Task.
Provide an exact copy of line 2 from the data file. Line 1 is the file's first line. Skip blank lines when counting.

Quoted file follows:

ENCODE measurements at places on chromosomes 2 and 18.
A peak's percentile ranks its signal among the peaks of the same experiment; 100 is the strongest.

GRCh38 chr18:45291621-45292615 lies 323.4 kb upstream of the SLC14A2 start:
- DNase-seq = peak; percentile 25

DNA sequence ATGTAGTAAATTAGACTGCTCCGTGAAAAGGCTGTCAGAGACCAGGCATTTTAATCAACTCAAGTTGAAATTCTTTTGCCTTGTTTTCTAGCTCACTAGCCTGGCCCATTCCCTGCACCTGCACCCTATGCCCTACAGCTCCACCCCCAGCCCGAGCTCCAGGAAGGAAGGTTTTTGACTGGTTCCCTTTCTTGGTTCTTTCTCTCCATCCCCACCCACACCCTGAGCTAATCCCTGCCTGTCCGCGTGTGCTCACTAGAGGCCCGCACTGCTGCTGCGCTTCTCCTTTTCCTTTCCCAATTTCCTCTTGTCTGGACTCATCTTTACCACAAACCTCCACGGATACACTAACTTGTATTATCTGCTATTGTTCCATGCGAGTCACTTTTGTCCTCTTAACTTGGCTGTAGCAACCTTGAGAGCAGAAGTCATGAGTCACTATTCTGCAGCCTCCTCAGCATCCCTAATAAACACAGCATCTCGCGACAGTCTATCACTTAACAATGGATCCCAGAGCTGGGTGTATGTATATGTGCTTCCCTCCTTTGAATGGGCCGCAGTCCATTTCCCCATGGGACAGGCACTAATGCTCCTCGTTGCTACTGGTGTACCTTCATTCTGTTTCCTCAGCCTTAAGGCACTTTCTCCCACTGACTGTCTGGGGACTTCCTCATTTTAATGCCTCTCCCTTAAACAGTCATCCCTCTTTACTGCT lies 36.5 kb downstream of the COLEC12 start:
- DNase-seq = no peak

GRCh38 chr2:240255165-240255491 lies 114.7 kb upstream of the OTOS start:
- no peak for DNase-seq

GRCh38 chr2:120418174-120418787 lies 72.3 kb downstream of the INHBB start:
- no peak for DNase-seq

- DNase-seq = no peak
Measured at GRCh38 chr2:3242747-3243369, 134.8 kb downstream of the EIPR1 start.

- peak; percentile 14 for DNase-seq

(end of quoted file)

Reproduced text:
A peak's percentile ranks its signal among the peaks of the same experiment; 100 is the strongest.